Hot Topics: Health Care

Blog Posts (1150)

September 18, 2014

“Financial Toxicity”

Reflecting on cases from her own practice, a practicing oncologist recently suggested this in the Journal of Clinical Oncology:  consider high price a “toxicity,” or adverse side effect, of an expensive drug for cancer, just like nausea, infections, or having one’s hair fall out are toxicities.  Cancer doctors, especially in clinical trials, assess the severity of drug toxicities using an internationally-accepted, periodically-updated scale developed by... // Read More »
September 18, 2014

Better to Be Dead than Disabled?

The disability rights group Not Dead Yet is leading a three-day protest vigil against the World Federation of Right to Die Societies which is holding a meeting that I am attending in Chicago.  

Disability rights advocates have certainly expressed some valid concerns about the expansion of options to hasten death.  Legislators, regulators, and clinicians should seriously grapple with concerns like risks of bias and coercion.  

Unfortunately, the disability groups reach far beyond their valid concerns to make hyperbolic comments.  For example, Not Dead Yet president Diane Coleman stated: "We are here to contradict the message of these groups that it’s better to be dead than disabled."  

That is emphatically not the message of any group attending this meeting.  The core thesis of this meeting is that particular individuals, after careful deliberation, may determine that in their own situation they want to avoid the effects of advanced illnesses like severe dementia.  They would rather die than live a life that they find intolerable. 

There has not been a single suggestion about what individuals ought to choose.  The focus remains on what individuals may choose, on what they have a right to choose for themselves.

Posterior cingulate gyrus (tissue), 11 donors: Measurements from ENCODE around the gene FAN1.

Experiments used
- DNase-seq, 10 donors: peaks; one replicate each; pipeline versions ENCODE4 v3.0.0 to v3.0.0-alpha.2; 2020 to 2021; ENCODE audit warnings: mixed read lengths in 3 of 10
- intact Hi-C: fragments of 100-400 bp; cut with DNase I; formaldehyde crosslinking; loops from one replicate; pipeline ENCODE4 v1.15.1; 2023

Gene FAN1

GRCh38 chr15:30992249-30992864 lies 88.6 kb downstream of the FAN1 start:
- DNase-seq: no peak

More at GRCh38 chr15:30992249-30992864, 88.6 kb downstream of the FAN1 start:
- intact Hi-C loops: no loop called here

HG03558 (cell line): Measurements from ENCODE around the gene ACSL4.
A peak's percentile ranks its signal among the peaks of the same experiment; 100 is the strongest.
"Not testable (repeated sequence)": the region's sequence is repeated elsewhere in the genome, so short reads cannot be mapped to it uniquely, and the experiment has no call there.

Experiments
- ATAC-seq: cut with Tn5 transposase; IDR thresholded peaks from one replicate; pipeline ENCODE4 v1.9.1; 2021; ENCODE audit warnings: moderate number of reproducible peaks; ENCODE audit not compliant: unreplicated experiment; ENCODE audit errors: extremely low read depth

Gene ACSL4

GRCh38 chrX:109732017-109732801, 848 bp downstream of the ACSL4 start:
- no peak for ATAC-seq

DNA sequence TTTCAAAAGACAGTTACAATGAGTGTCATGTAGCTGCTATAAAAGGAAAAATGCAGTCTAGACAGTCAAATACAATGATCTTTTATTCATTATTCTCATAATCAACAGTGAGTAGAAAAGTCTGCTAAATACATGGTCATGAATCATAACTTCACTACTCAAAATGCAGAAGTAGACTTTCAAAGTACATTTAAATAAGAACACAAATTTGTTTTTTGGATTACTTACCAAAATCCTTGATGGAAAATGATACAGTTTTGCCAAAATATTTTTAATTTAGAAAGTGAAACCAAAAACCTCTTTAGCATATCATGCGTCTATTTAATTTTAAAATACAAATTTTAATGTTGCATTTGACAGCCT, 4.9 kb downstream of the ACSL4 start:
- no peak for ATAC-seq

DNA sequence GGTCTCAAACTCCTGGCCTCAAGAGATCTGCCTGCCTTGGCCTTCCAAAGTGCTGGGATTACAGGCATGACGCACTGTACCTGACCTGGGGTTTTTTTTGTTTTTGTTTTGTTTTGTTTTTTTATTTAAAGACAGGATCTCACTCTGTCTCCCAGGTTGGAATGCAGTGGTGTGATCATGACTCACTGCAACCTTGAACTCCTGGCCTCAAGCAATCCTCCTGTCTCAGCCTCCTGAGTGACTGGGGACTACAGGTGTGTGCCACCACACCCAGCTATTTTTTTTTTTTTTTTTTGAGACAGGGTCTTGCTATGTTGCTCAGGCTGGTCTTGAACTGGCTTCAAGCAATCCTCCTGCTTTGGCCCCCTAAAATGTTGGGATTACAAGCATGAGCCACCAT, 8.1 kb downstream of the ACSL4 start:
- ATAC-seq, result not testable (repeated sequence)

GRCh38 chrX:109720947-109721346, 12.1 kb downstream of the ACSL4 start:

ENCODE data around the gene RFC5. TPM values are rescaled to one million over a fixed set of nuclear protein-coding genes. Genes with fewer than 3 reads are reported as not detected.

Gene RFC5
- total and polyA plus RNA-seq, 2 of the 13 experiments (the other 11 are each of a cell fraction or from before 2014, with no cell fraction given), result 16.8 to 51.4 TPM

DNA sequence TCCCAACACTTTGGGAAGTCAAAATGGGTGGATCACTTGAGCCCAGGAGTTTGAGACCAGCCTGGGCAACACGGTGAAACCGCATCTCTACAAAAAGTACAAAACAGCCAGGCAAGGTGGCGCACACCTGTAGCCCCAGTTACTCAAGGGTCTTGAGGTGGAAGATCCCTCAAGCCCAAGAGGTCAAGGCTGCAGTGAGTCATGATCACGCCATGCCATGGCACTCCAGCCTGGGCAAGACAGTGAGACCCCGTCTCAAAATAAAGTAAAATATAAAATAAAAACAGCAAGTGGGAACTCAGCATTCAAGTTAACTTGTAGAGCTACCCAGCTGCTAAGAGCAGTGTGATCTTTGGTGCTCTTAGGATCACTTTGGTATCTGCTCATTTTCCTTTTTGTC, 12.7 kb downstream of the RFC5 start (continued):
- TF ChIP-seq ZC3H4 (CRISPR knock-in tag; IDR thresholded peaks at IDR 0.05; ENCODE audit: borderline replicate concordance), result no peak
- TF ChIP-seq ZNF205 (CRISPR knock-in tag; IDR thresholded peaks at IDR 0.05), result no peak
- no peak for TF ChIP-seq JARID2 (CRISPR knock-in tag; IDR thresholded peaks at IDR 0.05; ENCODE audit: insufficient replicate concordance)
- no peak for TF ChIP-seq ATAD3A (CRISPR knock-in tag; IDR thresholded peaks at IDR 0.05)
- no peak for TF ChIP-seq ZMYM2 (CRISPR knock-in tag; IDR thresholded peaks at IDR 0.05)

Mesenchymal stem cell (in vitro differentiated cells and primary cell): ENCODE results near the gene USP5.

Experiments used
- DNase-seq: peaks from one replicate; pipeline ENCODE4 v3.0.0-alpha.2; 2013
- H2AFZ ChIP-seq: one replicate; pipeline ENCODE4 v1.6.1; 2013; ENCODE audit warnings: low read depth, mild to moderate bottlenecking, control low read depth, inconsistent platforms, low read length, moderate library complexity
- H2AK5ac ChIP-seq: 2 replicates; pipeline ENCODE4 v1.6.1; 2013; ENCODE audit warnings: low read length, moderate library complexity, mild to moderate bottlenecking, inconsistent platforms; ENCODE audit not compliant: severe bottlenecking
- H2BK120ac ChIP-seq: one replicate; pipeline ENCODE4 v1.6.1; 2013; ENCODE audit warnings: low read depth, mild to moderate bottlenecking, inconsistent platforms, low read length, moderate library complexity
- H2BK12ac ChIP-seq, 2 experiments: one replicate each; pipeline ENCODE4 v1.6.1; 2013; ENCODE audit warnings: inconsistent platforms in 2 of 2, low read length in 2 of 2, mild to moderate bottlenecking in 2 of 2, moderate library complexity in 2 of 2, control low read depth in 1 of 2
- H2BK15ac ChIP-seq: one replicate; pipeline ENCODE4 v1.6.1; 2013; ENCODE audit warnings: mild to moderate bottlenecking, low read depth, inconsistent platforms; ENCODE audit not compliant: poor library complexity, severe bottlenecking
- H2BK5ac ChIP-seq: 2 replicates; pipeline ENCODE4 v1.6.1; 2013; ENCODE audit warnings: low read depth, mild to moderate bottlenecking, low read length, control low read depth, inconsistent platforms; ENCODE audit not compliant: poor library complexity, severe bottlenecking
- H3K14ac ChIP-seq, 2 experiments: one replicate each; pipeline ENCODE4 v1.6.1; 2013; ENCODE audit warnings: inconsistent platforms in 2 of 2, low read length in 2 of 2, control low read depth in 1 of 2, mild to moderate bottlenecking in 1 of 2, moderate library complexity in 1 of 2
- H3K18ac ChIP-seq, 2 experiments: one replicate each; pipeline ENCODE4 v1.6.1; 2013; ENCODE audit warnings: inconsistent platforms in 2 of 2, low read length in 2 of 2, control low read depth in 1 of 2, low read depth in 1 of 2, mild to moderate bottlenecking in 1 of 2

September 18, 2014

Improving Quality and Honoring Individual Preferences Near the End of Life (IOM 2014)

Yesterday, the Institute of Medicine released its 500-page report, Improving Quality and Honoring Individual Preferences Near the End of Life. A substantial body of evidence shows that broad improvements to end-of-life care are within reach. In Dying ...
September 17, 2014

Ebola and the cultural understanding of disease

Last night the student group that works with the Center for Ethics at Taylor University sponsored a discussion of the ethical issues related to the current Ebola outbreak in western Africa. They discussed issues including when it can be appropriate to use an experimental treatment that has not been tested for safety in humans, how to decide who should be given an experimental treatment that... // Read More »
September 17, 2014

Just Published Hastings Center Report Highlights “Teaching Bioethics”

(This post also appears on Bioethics Forum.) The topic “teaching bioethics” is highlighted and explored in the newly published issue of the Hastings Center Report, which contains a set of essays developed collaboratively by the Presidential Commission for the Study of Bioethical Issues and The Hastings Center. The set’s introductory essay acknowledges that basic bioethics […]
September 17, 2014

Just Published Hastings Center Report Highlights “Teaching Bioethics”

Hillary Wicai Viers
September 17, 2014

What’s Really Scary about Obamacare

This cartoon made the rounds of twitter a few weeks ago, and was first brought to my attention by Timothy McBride (@mcbridetd). But it is such an entertaining cartoon, I thought I would circulate it again: For all its flaws, … Continue reading
September 17, 2014

Prevalence of Non-Beneficial ICU Treatment

The Ventura County Star has a new story and a poll on medical futility.  In addition to recounting the widely discussed UCLA research, health care reporter Tom Kisken interviews clinicians at other Southern California hospitals. "I think it happe...
September 17, 2014

International Resource Library on Adult Guardianship

The 3rd World Congress on Adult Guardianship recently convened in Washington, DC. One of the goals of this Congress was to form an online International Resource Library on Adult Guardianship.  That resource is now available here.

The organizers are also looking for more submissions, including papers, brochures, manuals, handbooks and more, are welcome if they would be of help to others.  Submissions may be made by emailing with the subject line “resource library.” Please provide, in English, a description regarding the document(s) you send, so that they can name and categorize them. 

September 16, 2014

A call for “new rules” for Internet-based research

The John Hopkins Berman Institute of Bioethics put out a press release today, announcing the pre-release of an article in the Proceedings of the National Academy of Science: In Wake of Uproar Over Facebook’s Emotional Manipulation Study, Bioethics Scholars Say New Rules Are a “Moral Imperative” It’s not actually news, many would agree, but good […]